Fast forward to 6 years later when my little brother was that age. The minor football program had expanded into three age groups with football starting at Grade 4 (when I looked into it Grade 7 was the first year). A good half of my little brother's class played football. From what I understand now, football registration is at an all time high. They needed to add another team (as it was set up like minor hockey except only had one team per area) and redesign the boundaries to accommodate the rise in registration. There are also two programs from small towns around Saskatoon in the league.

What is dying off at least in the Saskatoon area is hockey and baseball. Both of those are seeing reduced numbers in registration. Baseball I believe has even dropped the neighborhood "regions" as numbers in some areas meant there wasn't even enough teams.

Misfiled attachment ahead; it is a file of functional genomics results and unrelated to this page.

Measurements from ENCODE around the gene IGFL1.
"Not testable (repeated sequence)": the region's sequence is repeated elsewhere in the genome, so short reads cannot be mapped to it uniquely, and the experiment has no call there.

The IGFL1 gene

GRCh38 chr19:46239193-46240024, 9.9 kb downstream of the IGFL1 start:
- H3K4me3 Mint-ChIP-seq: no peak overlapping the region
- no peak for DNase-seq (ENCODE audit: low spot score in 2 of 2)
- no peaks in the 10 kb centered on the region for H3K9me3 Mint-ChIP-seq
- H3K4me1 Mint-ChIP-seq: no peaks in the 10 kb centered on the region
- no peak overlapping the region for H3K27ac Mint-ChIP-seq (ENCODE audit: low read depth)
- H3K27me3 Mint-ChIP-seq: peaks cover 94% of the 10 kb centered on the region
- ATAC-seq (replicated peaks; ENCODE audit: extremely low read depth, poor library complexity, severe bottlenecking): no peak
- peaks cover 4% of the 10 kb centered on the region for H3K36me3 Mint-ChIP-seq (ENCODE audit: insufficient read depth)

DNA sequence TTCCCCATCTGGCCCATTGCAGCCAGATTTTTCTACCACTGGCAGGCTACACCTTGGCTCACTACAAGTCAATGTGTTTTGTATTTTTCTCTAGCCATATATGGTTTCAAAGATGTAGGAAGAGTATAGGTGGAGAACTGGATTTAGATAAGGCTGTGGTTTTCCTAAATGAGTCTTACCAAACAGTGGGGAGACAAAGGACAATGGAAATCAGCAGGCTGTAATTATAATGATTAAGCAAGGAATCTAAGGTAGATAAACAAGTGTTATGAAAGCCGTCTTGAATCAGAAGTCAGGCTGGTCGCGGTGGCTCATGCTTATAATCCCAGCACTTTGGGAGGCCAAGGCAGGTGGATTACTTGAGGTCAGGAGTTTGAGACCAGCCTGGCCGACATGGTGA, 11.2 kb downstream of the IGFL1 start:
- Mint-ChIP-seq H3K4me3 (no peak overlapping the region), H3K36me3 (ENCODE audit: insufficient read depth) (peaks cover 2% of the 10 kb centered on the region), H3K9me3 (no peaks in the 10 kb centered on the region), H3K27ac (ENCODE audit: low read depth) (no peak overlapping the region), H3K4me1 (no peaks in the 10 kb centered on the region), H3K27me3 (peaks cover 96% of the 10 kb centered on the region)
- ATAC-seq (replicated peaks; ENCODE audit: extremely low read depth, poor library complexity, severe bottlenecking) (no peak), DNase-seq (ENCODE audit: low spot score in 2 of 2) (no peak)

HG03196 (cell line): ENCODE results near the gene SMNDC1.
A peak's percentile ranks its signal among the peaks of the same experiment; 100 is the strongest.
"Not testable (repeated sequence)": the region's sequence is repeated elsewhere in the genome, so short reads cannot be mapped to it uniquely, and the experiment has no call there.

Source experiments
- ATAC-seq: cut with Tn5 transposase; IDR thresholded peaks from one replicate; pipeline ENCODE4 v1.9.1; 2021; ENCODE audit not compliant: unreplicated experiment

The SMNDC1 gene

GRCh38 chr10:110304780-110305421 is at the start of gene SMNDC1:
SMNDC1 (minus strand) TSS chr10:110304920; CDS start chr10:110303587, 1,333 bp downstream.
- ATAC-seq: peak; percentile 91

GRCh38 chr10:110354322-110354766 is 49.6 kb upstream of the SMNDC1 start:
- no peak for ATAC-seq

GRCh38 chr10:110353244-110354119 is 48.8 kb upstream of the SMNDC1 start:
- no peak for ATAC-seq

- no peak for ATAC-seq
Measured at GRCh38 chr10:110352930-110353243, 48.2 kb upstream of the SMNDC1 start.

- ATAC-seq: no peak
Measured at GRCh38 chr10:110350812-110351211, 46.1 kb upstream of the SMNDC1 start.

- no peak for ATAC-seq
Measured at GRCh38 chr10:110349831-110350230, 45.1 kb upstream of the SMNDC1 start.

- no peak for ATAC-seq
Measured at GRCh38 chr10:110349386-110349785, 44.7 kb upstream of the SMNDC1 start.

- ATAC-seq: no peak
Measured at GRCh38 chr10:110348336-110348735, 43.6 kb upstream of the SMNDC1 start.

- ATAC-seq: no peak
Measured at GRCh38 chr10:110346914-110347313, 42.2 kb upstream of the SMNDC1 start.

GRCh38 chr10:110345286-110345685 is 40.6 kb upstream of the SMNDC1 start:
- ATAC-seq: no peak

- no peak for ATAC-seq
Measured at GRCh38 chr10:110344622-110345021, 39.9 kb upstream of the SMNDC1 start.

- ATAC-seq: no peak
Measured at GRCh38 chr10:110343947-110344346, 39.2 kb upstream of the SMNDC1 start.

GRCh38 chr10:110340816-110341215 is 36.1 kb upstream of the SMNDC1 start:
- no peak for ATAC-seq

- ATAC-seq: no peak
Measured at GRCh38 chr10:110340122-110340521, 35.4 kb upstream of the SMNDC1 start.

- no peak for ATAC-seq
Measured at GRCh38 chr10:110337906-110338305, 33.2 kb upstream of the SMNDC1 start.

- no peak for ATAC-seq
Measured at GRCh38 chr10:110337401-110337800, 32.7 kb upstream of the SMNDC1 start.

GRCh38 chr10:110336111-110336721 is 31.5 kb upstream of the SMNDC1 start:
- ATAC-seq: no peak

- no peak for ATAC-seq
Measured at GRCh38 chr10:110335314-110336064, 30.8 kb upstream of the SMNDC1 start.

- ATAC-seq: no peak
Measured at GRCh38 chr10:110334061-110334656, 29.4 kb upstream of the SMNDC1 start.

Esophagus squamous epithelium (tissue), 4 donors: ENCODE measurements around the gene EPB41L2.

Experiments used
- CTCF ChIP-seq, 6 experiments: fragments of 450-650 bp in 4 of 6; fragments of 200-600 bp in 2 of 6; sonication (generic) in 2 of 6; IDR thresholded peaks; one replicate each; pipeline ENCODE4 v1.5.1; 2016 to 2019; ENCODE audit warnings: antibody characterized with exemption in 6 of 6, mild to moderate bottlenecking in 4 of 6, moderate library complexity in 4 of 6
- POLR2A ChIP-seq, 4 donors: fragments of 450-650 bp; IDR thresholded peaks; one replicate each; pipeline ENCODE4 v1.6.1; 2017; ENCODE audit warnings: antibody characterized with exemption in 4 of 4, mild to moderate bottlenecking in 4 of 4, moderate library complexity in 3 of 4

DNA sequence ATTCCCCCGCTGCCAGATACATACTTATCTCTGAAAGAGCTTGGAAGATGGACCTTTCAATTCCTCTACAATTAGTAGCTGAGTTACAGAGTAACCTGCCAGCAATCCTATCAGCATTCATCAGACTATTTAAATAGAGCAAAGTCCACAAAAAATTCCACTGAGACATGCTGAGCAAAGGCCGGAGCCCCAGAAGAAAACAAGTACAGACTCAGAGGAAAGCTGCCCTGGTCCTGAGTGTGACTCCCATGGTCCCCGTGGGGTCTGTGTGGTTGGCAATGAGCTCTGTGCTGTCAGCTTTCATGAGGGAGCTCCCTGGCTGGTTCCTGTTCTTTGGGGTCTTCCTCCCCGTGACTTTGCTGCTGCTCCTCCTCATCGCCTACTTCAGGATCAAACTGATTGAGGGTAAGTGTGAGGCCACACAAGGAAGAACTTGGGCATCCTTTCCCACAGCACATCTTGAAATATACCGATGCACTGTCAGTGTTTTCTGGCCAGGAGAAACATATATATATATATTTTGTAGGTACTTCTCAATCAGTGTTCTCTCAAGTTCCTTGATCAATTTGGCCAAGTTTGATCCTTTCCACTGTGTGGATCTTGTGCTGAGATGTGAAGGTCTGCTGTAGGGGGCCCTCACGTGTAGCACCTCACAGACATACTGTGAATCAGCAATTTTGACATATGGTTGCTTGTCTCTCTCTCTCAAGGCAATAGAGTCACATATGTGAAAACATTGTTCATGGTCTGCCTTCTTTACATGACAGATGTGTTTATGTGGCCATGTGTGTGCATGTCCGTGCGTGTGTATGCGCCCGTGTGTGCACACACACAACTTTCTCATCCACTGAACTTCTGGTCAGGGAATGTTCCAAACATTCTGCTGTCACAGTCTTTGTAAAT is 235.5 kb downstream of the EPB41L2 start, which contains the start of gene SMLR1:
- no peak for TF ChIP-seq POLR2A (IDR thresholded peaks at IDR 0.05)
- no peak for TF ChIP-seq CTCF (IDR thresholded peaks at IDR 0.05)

Yes football has some issues with concussions, but I doubt it will disappear. As long as things like UFC and boxing exist, football will survive. I expect MMA and boxing to be the first things to disappear. Getting repeatedly punched in the face is much more damaging than say 10 hits to the head in football. Besides, if football were in a death spiral, I'd expect hockey to be swiftly behind them. If anything, hockey is the one that needs to look at football now and do something about the head protection, why hockey players don't wear football style helmets is beyond me.

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02-03-2013, 07:36 PM
  #41
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I'm not saying the author is right... but use your heads.

Some parent is going to get all lawyered up and sue a high school and their state for their brain damaged kid...

Before you know it, class action...

Concussions could kill high school football

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02-03-2013, 07:52 PM
  #42